Idlib: Over 800,000 refugees since December
550,000 internally displaced people would look for safe accommodation within the Idlib area, in Dana, Mareet Tamsrin and suburbs of Idlib, where accommodation has become scarce due to earlier arrivals of large numbers of refugees
Accommodation for refugees from Idlib is most urgently needed and the immediate cessation of acts of war, demands the UN refugee organization OCHA. Since the beginning of December, more than 800,000 people have fled war violence in and around Idlib. The majority, 81 percent, are women and children.
Children alone would make up 60 percent, according to OCHA’s current management report. In the past few days alone, between February 9 and 12, an estimated 142,000 people had fled: “Accommodation is the most urgent need.”
The temperatures in northern Syria are below freezing, the supply of essentials is difficult; there were already cold fatalities, even among children, malnutrition and that many of the refugees had to leave several times had weakened their resistance.
Most would flee north, now that places such as Sarmin, Atareb, Teftnaz, as well as Idlib City itself, as well as other towns are affected by the war, where many had previously fled. Many would seek shelter near the Turkish border: in the northwest of Idlib Governorate and in the north of Aleppo Governorate. OCHA reports that there are 250,000 who would seek refuge there.
Unfinished buildings, open terrain and an abandoned bus
550,000 internally displaced people would look for safe accommodation within the Idlib area, in Dana, Mareet Tamsrin and suburbs of Idlib, where accommodation has become scarce due to earlier arrivals of large numbers of refugees.
36 percent of the new internally displaced people would find shelter in rented apartments or with host families, 17 percent would try their luck to stay in camps, 12 percent would use their own tents, 15 percent would live in unfinished buildings and 82,000 people would live in open areas, “below Trees “, say the disastrous picture of the UN organization.
“There were 16 people living with me. If you had previously believed that the humanitarian situation was bad, it is now much worse because people die outside in the cold and it is snowing and you can see people living in a abandoned bus.” Bilal Abdul Kareem describes the situation.
The American who converted to Islam is a politically unilateral source. Bilal Abdul Kareem is on the side of the “armed opposition to the Syrian regime”. He is the lead man on On the Ground News, which reports directly from areas controlled by the jihadist militias. A few years ago it was in Aleppo, now it’s Idlib.
Uncertainty in the Sharia zone
His support for jihad, as the uprising against the Syrian government is clearly named in armed opposition circles, while the term “revolution” is less used externally, is unmistakable. But his pictures from inside the Sharia zone also show the extent of the destruction caused by the war, which has now destroyed the country for an incredible 9 years.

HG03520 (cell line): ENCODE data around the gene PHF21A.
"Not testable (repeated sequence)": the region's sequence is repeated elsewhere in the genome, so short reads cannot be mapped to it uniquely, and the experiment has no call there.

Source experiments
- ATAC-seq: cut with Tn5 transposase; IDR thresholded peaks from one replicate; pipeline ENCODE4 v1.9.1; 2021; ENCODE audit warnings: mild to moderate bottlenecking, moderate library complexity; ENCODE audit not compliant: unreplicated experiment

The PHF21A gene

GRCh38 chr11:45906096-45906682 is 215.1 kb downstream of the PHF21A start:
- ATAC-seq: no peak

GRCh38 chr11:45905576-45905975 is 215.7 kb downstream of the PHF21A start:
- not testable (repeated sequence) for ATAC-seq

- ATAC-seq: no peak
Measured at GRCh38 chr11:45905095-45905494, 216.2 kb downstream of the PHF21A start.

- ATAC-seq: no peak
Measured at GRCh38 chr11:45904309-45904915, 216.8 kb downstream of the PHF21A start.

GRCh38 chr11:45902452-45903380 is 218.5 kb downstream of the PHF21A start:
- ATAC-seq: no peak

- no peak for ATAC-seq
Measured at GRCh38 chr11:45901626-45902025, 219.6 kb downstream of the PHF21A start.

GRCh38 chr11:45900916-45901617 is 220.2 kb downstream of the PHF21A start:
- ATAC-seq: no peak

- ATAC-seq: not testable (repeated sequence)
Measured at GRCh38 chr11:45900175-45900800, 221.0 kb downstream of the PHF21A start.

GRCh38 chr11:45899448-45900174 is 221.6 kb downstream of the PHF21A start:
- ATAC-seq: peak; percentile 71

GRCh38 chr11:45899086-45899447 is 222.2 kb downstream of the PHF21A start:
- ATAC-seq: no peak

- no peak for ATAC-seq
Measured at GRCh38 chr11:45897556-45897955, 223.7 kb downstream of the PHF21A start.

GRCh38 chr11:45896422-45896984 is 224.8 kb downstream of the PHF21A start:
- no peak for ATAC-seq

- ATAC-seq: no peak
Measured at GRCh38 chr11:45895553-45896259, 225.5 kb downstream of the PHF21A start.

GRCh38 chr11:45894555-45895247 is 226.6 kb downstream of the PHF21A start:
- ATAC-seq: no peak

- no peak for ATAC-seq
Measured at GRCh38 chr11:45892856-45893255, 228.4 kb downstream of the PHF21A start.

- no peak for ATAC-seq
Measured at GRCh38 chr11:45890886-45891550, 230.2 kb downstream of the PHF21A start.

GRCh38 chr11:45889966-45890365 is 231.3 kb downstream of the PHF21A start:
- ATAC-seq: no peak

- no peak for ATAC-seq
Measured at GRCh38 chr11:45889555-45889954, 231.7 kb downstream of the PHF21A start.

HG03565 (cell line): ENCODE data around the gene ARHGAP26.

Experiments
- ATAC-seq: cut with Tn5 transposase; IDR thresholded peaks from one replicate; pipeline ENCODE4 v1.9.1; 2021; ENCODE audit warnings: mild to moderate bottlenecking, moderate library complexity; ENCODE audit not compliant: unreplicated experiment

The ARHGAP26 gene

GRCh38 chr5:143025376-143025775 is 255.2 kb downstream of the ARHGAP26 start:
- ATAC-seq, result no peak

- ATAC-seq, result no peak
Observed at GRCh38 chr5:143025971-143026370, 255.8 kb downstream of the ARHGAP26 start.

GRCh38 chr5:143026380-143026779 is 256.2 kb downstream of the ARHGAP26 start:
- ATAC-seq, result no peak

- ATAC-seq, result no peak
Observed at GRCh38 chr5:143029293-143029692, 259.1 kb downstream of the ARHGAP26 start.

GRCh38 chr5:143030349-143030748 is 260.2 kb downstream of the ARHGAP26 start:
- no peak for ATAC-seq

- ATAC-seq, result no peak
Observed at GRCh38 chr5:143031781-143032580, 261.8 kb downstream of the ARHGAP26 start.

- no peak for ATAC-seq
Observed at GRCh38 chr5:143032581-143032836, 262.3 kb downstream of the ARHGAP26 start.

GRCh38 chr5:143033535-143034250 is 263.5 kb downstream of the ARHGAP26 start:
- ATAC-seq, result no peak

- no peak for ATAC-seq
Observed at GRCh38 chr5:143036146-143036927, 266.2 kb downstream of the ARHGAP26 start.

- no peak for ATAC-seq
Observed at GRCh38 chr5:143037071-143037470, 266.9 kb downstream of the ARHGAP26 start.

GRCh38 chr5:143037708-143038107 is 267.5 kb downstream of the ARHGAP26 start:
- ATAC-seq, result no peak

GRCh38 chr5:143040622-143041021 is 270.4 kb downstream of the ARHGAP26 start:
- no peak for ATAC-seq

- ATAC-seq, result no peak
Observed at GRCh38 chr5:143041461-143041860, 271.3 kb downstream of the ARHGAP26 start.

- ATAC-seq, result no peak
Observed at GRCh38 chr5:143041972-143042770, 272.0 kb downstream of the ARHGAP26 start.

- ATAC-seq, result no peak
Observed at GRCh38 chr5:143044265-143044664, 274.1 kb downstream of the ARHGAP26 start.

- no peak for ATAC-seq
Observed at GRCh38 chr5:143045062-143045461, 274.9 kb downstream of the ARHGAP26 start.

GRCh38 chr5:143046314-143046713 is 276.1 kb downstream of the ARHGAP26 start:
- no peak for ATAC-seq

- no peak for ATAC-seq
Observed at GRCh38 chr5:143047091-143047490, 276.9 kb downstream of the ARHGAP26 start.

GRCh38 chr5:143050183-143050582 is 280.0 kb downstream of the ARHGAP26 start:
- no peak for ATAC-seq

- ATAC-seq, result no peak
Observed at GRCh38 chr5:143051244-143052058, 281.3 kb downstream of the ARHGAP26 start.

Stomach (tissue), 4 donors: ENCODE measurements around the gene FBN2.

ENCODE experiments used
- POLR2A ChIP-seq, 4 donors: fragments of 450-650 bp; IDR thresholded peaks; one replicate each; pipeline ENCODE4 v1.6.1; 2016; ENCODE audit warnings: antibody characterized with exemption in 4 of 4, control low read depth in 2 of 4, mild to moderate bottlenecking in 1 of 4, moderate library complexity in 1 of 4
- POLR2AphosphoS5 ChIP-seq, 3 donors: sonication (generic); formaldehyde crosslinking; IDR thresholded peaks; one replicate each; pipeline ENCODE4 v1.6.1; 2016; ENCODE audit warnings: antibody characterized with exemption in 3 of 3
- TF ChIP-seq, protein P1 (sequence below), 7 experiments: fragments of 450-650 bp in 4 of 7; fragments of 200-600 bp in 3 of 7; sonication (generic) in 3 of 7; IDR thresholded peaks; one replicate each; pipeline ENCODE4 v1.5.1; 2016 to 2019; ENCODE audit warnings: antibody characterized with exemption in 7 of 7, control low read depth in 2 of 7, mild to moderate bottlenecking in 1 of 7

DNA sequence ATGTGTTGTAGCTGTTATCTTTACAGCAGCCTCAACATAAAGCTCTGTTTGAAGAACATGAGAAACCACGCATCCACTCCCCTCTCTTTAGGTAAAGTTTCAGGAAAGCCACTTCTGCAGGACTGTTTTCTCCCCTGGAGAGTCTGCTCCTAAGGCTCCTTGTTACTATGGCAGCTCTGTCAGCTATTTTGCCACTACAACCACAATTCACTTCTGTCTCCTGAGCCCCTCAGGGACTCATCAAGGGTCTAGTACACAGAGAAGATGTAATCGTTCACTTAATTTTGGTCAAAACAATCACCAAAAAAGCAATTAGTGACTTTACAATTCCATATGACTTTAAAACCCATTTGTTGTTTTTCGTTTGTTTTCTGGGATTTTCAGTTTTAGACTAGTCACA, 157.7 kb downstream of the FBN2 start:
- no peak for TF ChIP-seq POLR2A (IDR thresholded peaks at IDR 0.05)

Since there are no reporters on site who are at a critical distance from the Islamists, Salafists, and jihadists because of the violence of war and the authoritarian-dictatorial conditions under the militia rule, which is at war with press freedom, Bilal Abdul Kareem is indeed a propaganda source of information, but it also gives some insights.
His interview with Aymenn Jawad Al-Tamimi, a specialist in extremist militias in Syria, shows how great the uncertainty in the zones of the “rebellious armed forces” is, as Bilal Abdul Kareem describes them. It concerns, on the one hand, the uncertainty regarding the behavior of the Turkish army, and, on the other hand, the question of how to proceed within the armed opposition.
The impression given by the operator of “On the Ground News” is that of a situation in which there is no certainty at all, but above all distrust. With one exception: Turkey is not believed to face a confrontation with Russia. This applies in addition to the observation that the new US sanctions by the “Caesar Law”, mainly affects the population, as a largely safe point of orientation.
Arrangements at the expense of the Kurds?
According to the latest information provided by the well-connected al-Monitor journalist Amberin Zaman, it is becoming apparent that Turkey and Russia will agree on an arrangement. It is still speculated what contours agreements will have on a new ceasefire. Deals are considered likely in which Idlib will give a bargaining chip for Turkish claims in other Syrian areas on the border with Turkey: areas of Kurdish self-government.
It is considered fairly certain that Turkey will not give up its military presence in Syria, which it has now strengthened. And that the statements by US Special Representative for Syria, Jim Jeffrey, who was recently in Ankara and encouraged Turkey in its military venture (“go all in” on Idlib), have no coverage from Washington that Erdogan could count on, to be more aggressive.
According to Amberin Zaman, the Pentagon reported that there had been no such explanation of concrete support from the USA and NATO for Turkish attacks in Idlib. In addition, a constructive relationship with Russia’s leadership is essential for the Turkish government for many reasons.
Meanwhile, the Turkish defense minister Hulusi Akar should try to make soothing statements that set a ceasefire as a goal – as a counterpoint to Erdogan’s martial statements.[end]
The author of the article is Thomas Pany. Thomas Pany studied political science with Kurt Sontheimer at the Ludwig Maximilian University in Munich, plus modern history and Semitic studies. The original article has been published in Telepolis. Translation and editing by Defenseweek’s team.